Points can be redeemed by phone, mail, fax, or online. The program provides immediate gratification by making smaller awards available for points that could be earned in a month or two, but it also accommodates those who prefer to accumulate their points for big-ticket items, such as home gym equipment and motorized scooters. Safety points never expire and can be redeemed at any time during the individual’s employment with Office Depot.

Family involvement in the award program provides extra motivation for employees. The merchandise catalog is mailed to the home of each worker, which not only creates excitement, but also helps motivate and encourage employees to work safely and earn tangible rewards their families can enjoy.

Workplace recognition is another important element of the safety program; supervisors are encouraged to acknowledge employees on a regular basis for having earned safety awards. “The program has made it easy for front-line supervisors to incorporate conversations about work safety into their team meetings,” said Matthew McClure, also a regional manager of loss and prevention.

Results
The results of the new safety incentive program speak for themselves.Within the first year, Office Depot’s accident rate decreased 19 percent, meaning less lost time and fewer claims for worker’s compensation and disability insurance.And the program is already allowing Office Depot to cut its spending on its safety initiatives.

Saving Money
Office Depot’s safety challenges were not unique. Its safety award program is successful because it is based on proven techniques developed after years of scientific research.

Companies across the United States are faced with skyrocketing costs related to workplace injuries: lost time, retraining, and rising worker’s comp and disability payouts. A 2004 white paper released by the American Society of Safety Engineers estimated workplace accidents cost U.S. companies more than $1 billion a week1 in both direct and indirect costs.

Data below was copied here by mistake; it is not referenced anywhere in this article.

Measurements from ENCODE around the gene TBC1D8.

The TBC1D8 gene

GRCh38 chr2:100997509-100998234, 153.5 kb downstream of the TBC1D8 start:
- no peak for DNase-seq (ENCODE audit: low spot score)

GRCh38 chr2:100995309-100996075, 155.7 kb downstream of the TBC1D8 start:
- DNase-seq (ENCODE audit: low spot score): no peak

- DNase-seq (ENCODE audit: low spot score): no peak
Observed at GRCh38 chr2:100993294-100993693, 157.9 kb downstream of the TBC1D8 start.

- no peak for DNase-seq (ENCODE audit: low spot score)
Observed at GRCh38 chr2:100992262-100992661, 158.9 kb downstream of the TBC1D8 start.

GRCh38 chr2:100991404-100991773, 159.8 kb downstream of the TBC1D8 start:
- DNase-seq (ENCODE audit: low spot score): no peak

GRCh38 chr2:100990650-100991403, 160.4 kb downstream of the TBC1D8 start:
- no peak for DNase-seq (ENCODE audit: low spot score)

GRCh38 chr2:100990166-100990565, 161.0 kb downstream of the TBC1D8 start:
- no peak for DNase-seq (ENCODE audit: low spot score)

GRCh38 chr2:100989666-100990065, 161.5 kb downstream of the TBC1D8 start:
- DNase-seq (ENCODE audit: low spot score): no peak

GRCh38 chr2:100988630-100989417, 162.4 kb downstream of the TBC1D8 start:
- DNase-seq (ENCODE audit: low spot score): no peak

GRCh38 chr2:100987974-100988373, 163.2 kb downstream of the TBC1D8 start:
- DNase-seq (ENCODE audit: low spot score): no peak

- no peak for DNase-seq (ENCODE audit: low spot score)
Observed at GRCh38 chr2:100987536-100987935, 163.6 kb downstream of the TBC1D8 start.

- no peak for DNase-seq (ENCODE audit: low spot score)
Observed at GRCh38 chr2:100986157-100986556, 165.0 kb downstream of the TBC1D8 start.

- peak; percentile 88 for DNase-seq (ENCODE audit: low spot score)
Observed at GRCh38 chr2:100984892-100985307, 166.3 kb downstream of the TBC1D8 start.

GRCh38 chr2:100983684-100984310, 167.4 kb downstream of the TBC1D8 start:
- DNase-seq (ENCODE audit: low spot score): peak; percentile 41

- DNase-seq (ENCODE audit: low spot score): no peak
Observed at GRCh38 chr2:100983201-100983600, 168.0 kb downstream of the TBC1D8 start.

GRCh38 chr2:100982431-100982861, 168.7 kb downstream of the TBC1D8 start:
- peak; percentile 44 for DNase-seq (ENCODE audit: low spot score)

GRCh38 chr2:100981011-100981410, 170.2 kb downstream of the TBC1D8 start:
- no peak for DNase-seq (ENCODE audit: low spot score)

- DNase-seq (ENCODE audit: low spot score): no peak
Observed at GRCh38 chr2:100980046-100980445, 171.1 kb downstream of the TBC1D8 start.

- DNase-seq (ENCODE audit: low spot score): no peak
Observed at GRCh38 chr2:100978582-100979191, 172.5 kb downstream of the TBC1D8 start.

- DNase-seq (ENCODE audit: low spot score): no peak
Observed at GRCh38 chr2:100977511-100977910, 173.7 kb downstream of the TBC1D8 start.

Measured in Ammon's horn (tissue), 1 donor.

Given that statistic, it’s no wonder companies from across the country are turning to strategic incentive programs that will reduce complacency and promote safety awareness. Programs can be designed for every industrial sector that could face workplace injuries: construction, manufacturing, warehouses, transportation, and many others. Each safety incentive program is customized to suit the unique needs of the industry.

Each program incorporates 10 essential elements that are the key to long-term, sustainable results:

1. Simple and well-defined rules. If you want your employees to embrace your program, they need to understand it. The most effective programs are straightforward and have just a few rules.

2. Accumulation design. By encouraging your employees to accumulate reward points, you motivate them to set goals.

3. Short-term recognition periods. A 12- month program that is divided into 30-day recognition periods is much more effective than a yearlong program.

4. Individual recognition. Emphasizing the safety achievements of individuals rather than of the team or facility eliminates the temptation to hide or not report accidents.

5. Human interaction and peer recognition. Employees whose achievements are recognized and celebrated at work are motivated to repeat those achievements.

6. Useful and desirable awards. Employees are motivated by safety programs that offer rewards they want and can reasonably expect to earn. A wide variety of desirable, name-brand merchandise can significantly boost the success of your program.

7. Family involvement. The support and encouragement of an employee’s family can help reinforce the company’s safety goals. Rewards attractive to the whole family create a special incentive for employees to work safely.

8. Immediate gratification. Behavior that is reinforced and rewarded is more likely to become a habit. Ensure your employees are quickly rewarded for achieving a safety goal.

9. Positive reinforcement and continuous communication. To ensure company-wide visibility for your program, communicate constantly about the program to reinforce its goals and create top-of-mind awareness of safety issues.

10. Management support. Management must buy into and be involved with the program from the beginning—from the design stage through the promotion and implementation.

Reference
1. American Society of Safety Engineers: “The Return on Investment for Safety, Health and Environmental (SH&E) Management Programs.” www.asse.org

This article originally appeared in the September 2008 issue of Occupational Health & Safety.